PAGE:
I'm not much of a philosopher -- I always thought that the Allegory of the Cave was that you shouldn't go in there because that's where bears hang out -- but it seems to me that this sort of crime suggests a different order of punishment entirely. It would be one thing if those who lost money could be made whole, substantially or entirely; if that were so, recompense plus fines would do it. Incarceration, too, but only because otherwise it'd seem as if we were saying that so long as you have enough funds to pay people back, you can do as you like. (In fact, where did the money go? Reminds me of the comment I heard years ago about an embezzler who, asked the same question, said "Women. Horses. The women were fast, the horses weren't.")
But that's not the case here. He doesn't have nearly enough to do that, or even make a substantial stab at it. So: what punishment? What are we looking for? Recompense, sure. Retribution. Can't do the time, don't do the crime. Vengeance? He's finished, and vengeance visited on him -- a curse on your house! -- won't stop others of equal malicious intent, though it might serve as a warning sign to potential victims. What else?
I think of the tradition in the old British navy (my source for this is the Aubrey/Maturin novels) of 'flogging round the fleet'. From the Nelson's Navy site: "The severest form of flogging was a flogging round the fleet. The number of lashes was divided by the number of ships in port and the offender was rowed between ships for each ships company to witness the punishment." I'm not suggesting that he be flogged -- purely from a physical standpoint, that wouldn't last very long, and in a post-Gitmo atmosphere (well, okay, we're almost there), it'd be right up there with waterboarding. From an emotional standpoint, some would be satisfied; others would still want to see him lashed to four horses aimed at the cardinal points, and then spurred.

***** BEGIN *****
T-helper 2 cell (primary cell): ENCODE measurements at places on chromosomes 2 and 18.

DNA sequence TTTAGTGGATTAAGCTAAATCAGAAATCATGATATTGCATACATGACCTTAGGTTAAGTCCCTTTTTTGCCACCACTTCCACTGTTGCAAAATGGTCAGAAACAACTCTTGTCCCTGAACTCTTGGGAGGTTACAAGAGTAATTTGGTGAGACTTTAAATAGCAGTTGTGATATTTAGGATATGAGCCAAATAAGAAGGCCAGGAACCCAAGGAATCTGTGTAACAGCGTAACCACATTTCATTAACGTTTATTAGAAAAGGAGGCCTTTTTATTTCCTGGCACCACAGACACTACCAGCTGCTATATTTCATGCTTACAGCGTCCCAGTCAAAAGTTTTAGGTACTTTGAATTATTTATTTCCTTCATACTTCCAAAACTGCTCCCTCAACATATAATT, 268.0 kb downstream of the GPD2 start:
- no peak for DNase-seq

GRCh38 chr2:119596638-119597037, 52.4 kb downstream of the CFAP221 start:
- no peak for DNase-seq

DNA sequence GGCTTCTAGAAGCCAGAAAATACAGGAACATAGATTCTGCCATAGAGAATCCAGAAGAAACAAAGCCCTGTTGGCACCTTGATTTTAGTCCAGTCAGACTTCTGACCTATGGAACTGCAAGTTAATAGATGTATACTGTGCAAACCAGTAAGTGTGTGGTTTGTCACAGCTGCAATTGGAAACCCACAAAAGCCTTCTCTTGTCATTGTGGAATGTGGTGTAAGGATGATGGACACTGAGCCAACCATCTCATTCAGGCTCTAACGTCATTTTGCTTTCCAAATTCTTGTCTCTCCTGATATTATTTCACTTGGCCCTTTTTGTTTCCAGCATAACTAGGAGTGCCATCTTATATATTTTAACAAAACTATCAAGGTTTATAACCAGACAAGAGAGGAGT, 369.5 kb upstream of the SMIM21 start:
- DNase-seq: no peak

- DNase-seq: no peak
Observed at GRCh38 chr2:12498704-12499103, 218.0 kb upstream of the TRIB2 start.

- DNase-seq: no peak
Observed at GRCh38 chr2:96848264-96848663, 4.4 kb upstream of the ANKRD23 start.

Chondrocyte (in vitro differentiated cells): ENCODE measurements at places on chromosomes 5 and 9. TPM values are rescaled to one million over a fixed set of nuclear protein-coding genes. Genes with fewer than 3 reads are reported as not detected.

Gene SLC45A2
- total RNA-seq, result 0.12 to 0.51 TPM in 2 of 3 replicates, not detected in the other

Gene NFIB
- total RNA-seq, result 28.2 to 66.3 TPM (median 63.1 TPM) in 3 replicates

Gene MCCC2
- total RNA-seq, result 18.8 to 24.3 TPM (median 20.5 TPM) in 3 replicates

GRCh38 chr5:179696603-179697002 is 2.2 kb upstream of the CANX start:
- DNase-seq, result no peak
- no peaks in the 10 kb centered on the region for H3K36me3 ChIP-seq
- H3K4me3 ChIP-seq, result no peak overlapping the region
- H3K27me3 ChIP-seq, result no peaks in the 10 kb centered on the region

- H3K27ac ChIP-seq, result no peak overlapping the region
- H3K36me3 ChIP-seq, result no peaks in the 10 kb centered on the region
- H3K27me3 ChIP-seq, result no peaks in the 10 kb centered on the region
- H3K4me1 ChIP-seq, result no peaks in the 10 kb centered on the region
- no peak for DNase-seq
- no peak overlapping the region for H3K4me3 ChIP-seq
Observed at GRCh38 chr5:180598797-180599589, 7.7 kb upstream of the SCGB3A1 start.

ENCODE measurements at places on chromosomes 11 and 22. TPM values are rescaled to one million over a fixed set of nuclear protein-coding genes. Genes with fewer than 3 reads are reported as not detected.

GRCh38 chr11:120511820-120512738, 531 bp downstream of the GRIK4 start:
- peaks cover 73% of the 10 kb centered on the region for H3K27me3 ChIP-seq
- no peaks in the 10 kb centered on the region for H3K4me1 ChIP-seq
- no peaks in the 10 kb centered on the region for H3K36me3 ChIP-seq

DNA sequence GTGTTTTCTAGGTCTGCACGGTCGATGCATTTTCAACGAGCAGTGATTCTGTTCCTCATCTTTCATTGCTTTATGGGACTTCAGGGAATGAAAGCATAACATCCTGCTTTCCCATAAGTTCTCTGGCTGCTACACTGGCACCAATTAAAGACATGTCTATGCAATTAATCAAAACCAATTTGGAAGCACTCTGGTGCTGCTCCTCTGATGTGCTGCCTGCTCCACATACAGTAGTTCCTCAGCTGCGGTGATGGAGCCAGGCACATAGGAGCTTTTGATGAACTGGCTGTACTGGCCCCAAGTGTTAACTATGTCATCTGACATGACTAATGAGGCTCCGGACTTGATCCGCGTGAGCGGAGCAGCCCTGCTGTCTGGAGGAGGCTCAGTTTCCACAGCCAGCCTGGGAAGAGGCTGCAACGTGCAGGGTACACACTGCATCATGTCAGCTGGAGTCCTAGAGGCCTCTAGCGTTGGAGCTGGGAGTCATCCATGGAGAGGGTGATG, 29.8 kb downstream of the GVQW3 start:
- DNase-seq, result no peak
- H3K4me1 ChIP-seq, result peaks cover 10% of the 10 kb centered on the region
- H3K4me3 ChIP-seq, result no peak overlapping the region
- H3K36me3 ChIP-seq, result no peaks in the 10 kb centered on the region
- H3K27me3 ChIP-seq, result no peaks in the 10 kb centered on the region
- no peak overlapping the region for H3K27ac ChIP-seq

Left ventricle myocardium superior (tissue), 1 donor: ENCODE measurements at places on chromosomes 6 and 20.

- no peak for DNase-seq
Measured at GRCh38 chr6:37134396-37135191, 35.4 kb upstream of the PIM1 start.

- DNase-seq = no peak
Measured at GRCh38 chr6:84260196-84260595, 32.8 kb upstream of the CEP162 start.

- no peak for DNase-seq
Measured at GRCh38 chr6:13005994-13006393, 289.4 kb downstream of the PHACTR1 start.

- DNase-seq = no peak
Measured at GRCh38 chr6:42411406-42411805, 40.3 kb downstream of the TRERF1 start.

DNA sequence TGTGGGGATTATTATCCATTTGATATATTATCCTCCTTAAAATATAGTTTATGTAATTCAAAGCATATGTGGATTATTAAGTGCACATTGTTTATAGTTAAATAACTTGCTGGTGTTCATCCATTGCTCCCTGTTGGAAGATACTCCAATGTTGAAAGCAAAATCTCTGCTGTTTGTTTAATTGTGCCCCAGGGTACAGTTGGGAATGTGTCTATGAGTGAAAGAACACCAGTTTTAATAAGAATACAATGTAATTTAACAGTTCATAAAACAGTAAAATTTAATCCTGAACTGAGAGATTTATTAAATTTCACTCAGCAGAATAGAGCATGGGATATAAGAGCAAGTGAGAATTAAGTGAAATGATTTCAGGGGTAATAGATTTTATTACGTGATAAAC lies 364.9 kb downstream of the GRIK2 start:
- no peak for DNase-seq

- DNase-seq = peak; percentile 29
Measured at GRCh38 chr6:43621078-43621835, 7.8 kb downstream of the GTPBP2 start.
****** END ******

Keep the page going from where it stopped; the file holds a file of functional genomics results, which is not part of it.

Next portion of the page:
It would be almost enough (I know I'd feel differently if I'd lost money with him) if our society practiced shunning, as a rule. Wherever he went, none would speak to him save for minimal requirements; we would show our revulsion and contempt for someone who did what he did (and, I'd hope, by extension anyone of similar style but lesser scope). Even then, I find myself thinking well, okay, but he can't be living comfortably; a life of daytime TV -- no cable! -- and bean soup, for him. In a hovel. A drafty, ragged hovel.
Perhaps, for some crimes, there is no effective punishment.